Well how the hell are you supposed to trust a product like that? The makers don't have the faintest idea what's going. Their whole organisation is clearly a shambles. So I walked on, passing the group of homeless alcoholics who gather each morning outside Waterloo to drink White Lightning. Not the 3 litre bottles – they were discontinued in 2004 by the makers, Scottish Courage, in order to promote responsible drinking. No, I mean the 2 litre bottles – that's what they go for, all except one who drinks Stella Artois. Presumably he'd seen those adverts saying that Stella was "reassuringly expensive" and thought that drinking Stella Artois at 9am would put him a cut above the others. Well either way, I don't really approve of this kind of behaviour – I mean, we Wards are tolerant, broadminded types as you know, but I think it's wrong. The thing is, cider isn't an appropriate choice for boozing at that time of day. No, you want a Bloody Mary, don't you, because it's a fruit juice, but with vodka in it. Either that or Champagne. Champagne is my favourite breakfast booze, but I tend to save it for special occasions, like on Christmas Day when for breakfast I always have champagne and oysters.

I didn't always have such lavish Christmas Day breakfasts, mind you. No, when I was young – and my heart was an open book – Mumward used to buy a box of Kelloggs Variety for our Christmas Day breakfast. The rest of the year we'd have Somerfield own brand cornflakes, or Somerfield own brand rice crispies, so as you can imagine Kelloggs Variety seemed quite exotic at the time, quite a delicacy. It's not though – I've checked the Tesco website and it costs £1.49. Well on Christmas Day my sister and I would race each other to get the Coco Pops, that being naturally the most coveted item in the Kelloggs Variety box. It wasn't so bad if you didn't get the Coco Pops, because there were always Ricicles as a consolation prize. We were happy enough with this system until, tragically, James Ward was born, and there were now three of us competing for only two cereals. Well something had to give, and eventually my sister and I moved out – oh it wasn't only because of the Kelloggs Variety situation, don't think that. No, we were in our twenties and felt it was time to move on. I suppose I must resent having had Kelloggs Variety presented as some kind of luxury item for all those years, as though it was what Alan Whicker or someone always had for breakfast, because I haven't so much as touched a box in all those years. And if I'm diagnosed with a deficiency of Maize, Sugar, Barley Malt Flavouring, Salt, Glucose-Fructose Syrup, Niacin, Iron, Vitamin B6, Riboflavin (B2), Thiamin (B1), Folic Acid and Vitamin B12 you'll know why.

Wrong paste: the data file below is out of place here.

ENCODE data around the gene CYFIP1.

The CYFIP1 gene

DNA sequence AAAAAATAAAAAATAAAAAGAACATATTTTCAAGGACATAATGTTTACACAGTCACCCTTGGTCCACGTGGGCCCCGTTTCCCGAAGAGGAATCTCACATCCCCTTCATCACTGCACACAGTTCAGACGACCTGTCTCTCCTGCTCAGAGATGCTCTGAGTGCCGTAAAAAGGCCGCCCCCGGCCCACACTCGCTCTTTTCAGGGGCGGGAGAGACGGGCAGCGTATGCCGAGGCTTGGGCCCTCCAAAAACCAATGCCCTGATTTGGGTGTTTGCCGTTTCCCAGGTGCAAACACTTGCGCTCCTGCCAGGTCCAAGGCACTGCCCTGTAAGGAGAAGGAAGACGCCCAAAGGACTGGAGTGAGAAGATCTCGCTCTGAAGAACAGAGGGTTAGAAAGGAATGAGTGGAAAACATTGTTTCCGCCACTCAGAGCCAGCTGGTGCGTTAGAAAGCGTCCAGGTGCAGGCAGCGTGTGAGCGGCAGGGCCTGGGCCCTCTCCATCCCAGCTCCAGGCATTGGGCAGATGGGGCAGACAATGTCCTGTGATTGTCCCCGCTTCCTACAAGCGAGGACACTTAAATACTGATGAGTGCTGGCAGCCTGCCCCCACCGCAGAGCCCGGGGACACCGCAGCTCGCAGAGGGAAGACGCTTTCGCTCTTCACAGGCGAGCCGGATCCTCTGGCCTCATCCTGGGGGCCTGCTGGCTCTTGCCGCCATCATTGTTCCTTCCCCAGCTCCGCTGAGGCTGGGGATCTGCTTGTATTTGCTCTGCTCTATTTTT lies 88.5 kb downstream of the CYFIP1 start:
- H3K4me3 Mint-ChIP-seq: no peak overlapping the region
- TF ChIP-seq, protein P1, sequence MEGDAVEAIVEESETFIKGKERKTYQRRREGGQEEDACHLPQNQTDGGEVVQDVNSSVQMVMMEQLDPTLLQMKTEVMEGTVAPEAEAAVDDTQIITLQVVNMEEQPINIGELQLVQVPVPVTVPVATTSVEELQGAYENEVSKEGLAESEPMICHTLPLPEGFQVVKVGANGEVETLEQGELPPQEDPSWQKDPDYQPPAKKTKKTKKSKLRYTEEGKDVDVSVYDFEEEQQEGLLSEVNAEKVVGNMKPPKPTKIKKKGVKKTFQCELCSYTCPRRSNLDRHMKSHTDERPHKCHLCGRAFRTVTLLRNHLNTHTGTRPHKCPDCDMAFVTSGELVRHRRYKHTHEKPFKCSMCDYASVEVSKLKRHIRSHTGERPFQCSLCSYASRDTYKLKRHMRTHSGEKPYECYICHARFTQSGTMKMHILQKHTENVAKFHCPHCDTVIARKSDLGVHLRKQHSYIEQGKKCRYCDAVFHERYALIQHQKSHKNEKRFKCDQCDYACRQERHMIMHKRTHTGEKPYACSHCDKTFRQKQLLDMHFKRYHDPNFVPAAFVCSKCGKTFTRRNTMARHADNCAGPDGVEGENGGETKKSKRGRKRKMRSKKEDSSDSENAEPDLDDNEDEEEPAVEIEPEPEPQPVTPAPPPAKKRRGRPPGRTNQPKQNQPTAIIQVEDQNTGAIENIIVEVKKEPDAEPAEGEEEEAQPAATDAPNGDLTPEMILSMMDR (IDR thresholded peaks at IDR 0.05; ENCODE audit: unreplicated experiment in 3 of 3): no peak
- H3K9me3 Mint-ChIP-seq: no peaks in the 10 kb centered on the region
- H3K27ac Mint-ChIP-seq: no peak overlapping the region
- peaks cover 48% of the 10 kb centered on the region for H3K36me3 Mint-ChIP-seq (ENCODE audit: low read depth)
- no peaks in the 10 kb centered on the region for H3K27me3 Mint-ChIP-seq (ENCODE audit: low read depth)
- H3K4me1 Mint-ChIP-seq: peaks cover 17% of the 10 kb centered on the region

Well anyway, I decided to find out more about Curiously Cinnamon. If the cinnamon taste was some kind of fluke – some by-product of an accident in the lab – then the public had a right to know. I mean, this could be worse than Sellafield. It turns out they're Cinnamon Grahams. They've changed the name.